Comedy Review: Crossroads

Mark Schiff, an Orthodox Jew, provides a different perspective than past Crossroads shows.

microphone 88 (photo credit: Courtesy)
microphone 88
(photo credit: Courtesy)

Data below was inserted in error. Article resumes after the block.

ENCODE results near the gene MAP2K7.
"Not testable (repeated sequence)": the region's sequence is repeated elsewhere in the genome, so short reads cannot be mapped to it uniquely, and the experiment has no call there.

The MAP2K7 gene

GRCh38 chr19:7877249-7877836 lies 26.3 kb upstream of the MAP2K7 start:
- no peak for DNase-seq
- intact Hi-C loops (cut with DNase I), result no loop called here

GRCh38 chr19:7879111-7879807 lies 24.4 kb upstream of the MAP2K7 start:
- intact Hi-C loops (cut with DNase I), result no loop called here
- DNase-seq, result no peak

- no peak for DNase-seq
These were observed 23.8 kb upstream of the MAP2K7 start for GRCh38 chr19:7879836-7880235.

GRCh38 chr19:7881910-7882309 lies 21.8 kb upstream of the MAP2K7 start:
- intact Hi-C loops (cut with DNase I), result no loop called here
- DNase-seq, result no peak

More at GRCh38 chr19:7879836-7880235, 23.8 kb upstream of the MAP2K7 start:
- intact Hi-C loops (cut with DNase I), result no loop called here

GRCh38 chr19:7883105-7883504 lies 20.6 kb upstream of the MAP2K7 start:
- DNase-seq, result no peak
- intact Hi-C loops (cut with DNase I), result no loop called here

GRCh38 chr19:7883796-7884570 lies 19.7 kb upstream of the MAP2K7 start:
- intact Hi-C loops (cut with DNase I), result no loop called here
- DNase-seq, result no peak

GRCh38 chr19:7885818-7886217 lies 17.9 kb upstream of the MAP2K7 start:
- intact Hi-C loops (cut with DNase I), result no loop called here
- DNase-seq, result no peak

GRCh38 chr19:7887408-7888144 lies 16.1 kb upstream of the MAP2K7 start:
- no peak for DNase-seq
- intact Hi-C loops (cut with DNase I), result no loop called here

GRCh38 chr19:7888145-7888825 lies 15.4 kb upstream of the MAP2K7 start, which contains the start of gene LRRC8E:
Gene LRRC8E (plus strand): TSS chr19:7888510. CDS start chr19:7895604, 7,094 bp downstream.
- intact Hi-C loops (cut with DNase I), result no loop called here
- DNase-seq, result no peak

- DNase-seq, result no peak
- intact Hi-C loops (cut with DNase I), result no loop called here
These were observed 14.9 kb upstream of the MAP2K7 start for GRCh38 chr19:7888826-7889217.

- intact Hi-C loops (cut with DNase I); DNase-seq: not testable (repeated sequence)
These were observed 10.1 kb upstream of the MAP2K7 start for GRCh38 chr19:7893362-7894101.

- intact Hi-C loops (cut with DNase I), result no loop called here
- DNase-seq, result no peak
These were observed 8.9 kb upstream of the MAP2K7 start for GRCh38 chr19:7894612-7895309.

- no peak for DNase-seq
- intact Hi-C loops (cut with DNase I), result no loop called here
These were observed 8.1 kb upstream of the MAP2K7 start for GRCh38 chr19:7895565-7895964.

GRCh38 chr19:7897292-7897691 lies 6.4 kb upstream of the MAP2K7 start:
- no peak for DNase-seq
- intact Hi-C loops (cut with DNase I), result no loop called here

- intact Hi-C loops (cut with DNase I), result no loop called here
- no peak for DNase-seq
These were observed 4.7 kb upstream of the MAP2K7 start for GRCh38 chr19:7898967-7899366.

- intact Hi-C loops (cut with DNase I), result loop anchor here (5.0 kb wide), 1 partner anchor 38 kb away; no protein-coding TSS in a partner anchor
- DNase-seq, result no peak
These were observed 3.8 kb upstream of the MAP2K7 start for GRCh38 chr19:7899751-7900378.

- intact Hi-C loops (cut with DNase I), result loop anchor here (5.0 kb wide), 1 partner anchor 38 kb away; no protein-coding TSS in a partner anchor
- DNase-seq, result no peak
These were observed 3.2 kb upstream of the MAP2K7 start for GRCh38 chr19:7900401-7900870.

Crossroads Comedy Tour Ma'abada, Jerusalem December 12 The fact that the Crossroads Comedy Tour raises money for teens at risk didn't stop comedian Mark Schiff from opening his routine last Wednesday with a joke about the then as yet uncompleted high school teachers strike. "If there's no school, where are kids going to get their drugs?" Schiff asked, setting the stage for a night of comedy that despite being toned down for a mostly religious audience in Jerusalem, was not afraid to touch taboo issues. Schiff, who has opened for Jerry Seinfeld in New York comedy clubs, provided a different perspective than past Crossroads shows, because as an Orthodox Jew, he could relate better to a Jerusalem audience than some of the gentiles that Avi Liberman has brought to Israel on past stand-up tours. Recalling a trip to Jerusalem's Mea Shearim neighborhood, Schiff pondered whether haredim asked their wives what to wear in the morning. He said that if they did, the wives would respond: "Wear the black hat, the black jacket, the black pants, the white shirt and the tie with soup on it." Liberman's past comedy tours have been so successful that he has started bringing all-star comedians from America to Israel twice a year instead of just once. A relatively young crowd packed the Jerusalem Lab to hear Liberman, Schiff, Reggie McFadden and John Mulrooney. Unfortunately, Liberman repeated many of the same jokes that he used the last time he came to Israel in June. But a recent visit to Afghanistan to entertain troops provided a lot of good new material. Liberman said he was surprised that Israelis asked him if he wore a kippa in Afghanistan."Yeah, right, and I also wore my Talit and Tefillin," he joked. He said that after visiting Afghanistan, when people ask him if he feels scared coming to Israel, he has a new answer: "Not anymore."